Honor Flight Kentucky makes history with state’s first all-women’s flight

This was the organization's first trip to Washington D.C. since before the pandemic in 2019

WASHINGTON D.C. (WTVQ) – Saturday was a monumental day for many lady veterans from all over the Commonwealth. Honor Flight Kentucky had its first flight since the pandemic and the organization’s first women’s only flight. It was a day to recognize these women for the sacrifices they made and the heroes they are.

The veterans, spanning from the Vietnam War all the way up to the War on Terror, were able to be celebrated and thanked while visiting memorials throughout Washington D.C. This year’s Honor Flight Kentucky was also the first that founders George Campbell and Phil Pittman weren’t alive to see, making it extra emotional for many crew involved.

Saturday’s women’s only flight was specially picked to fall that weekend. June 12th is Women’s Veterans Day, so the flight crew thought there would be no better time to honor our state’s incredible lady vets than this. Over 100 women flew to Washington D.C. for the day and every single one had a story worth hearing.

“Women can do anything men can do,” says Carolyn Furdek, a retired Captain from the U.S. Army.

These women’s battles didn’t just happen on the battlefield but in the ranks too. Fighting to be recognized as equal parts of our Armed Forces.

According to the department of defense, 16% of our Armed Forces are women. That’s 8 times the number it was in World War II. Representative Andy Barr says women are the fastest growing group in our military.

“My children thought it was real normal for women to wear combat boots,” says Missy Logan, Furdek’s mom and retired Lieutenant Colonel from the Army. “They thought that was real normal and I tried to explain that it wasn’t.”

Furdek is third generation female veteran. Furdek’s mom, Logan, and Furdek’s paternal grandmother were both nurses in the Army, her mom serving in the Vietnam era and her grandmother in World War II.

“I stand on the backs of lions,” says Furdek. “Obviously, I was inspired to serve by my mother and then have the legacy of my father’s mother, Mary Harris, and everything that they’ve done have paved the way for my generation and now future generations to do everything.”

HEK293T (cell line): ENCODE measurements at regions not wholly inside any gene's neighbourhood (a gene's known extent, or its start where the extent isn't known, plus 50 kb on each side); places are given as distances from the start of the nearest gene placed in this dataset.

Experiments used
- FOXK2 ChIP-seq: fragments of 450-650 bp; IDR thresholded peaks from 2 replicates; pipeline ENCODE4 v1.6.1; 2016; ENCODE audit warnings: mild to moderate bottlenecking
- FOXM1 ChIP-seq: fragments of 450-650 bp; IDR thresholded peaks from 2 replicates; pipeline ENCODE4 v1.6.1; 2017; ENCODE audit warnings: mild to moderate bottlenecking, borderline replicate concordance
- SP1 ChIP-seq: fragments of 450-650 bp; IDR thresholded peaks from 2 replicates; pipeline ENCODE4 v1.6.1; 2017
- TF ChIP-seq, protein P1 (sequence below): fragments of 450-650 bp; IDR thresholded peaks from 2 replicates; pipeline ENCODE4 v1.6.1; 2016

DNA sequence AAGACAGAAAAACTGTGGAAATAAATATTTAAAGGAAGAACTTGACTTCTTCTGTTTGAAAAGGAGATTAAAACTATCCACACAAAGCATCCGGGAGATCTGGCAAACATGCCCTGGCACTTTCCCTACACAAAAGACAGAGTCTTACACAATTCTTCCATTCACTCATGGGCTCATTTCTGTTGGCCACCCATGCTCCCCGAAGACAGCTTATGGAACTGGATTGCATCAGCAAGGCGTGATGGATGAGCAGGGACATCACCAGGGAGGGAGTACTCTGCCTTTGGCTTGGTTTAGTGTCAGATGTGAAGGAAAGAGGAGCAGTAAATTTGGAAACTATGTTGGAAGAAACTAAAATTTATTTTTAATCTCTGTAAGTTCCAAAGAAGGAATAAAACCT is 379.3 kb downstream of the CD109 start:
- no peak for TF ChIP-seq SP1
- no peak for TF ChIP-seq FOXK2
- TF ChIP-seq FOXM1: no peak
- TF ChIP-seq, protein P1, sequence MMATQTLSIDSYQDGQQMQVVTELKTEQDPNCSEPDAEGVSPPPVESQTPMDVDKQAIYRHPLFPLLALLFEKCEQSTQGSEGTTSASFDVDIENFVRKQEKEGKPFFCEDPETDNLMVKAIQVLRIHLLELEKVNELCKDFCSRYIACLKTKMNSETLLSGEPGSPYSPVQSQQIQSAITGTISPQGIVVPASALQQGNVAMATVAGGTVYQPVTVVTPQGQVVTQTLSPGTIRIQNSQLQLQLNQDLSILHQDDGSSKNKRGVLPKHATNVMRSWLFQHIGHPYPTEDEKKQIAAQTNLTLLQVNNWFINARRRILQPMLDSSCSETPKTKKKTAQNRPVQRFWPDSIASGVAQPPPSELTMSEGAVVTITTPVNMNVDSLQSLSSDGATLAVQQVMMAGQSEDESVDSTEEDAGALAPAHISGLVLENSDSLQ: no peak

Furdek says she wants little girls to see the military the way she did.

“A few days later she goes ‘so mom, are there any men in the Army?’,” says Logan.

“So I told all of my friends to bring their children and their grandchildren to the welcome home ceremony tonight and maybe some future generations can wonder the same,” says Furdek.

Marj Graves is a retired Captain from the U.S. Army Nurse Corps. She volunteered to serve in Vietnam after being on active duty for four years.

“I just felt that I needed to go over there and see if I could make a difference,” says Graves.

In 1972, just two weeks before Graves was set to go home, a large helicopter crashed and 34 soldiers died. Their bodies were brought to Graves’ hospital. She says they were bloodied and dismembered and says even decades later, she can still smell it on her hands.

“I was one of the body identifiers. So, we worked tirelessly trying to find wedding bands, or rings, or dog tags or anything to get the boys’ and the guys’ bodies back home,” says Graves.

For over 30 years, Graves says she didn’t say a word about the nightmare she experienced in Vietnam, not even to her husband a fellow Vietnam veteran.

“I think anybody who deals with trauma becomes a master at stuffing it away. Whether it’s sexual trauma, whatever type of trauma, and I was a master at it,” says Graves.

Graves says in 2005, she tried to commit suicide. Since then she says she’s taken what she learned to try and reach other veterans struggling with PTSD.

“We’re taught to be strong and brave and not let anybody see that vulnerable side,” says Graves. “But when you’ve experienced trauma, you are vulnerable even though on the surface nobody sees that.”

Graves says being surrounded by other military service members is healing in and of itself.

“Anytime I’m around other vets, man I understand them just like they understand me because we’re coming from like backgrounds,” says Graves. “This experience to be able to be around so many females that are veterans is just like icing on the birthday cake to me.”

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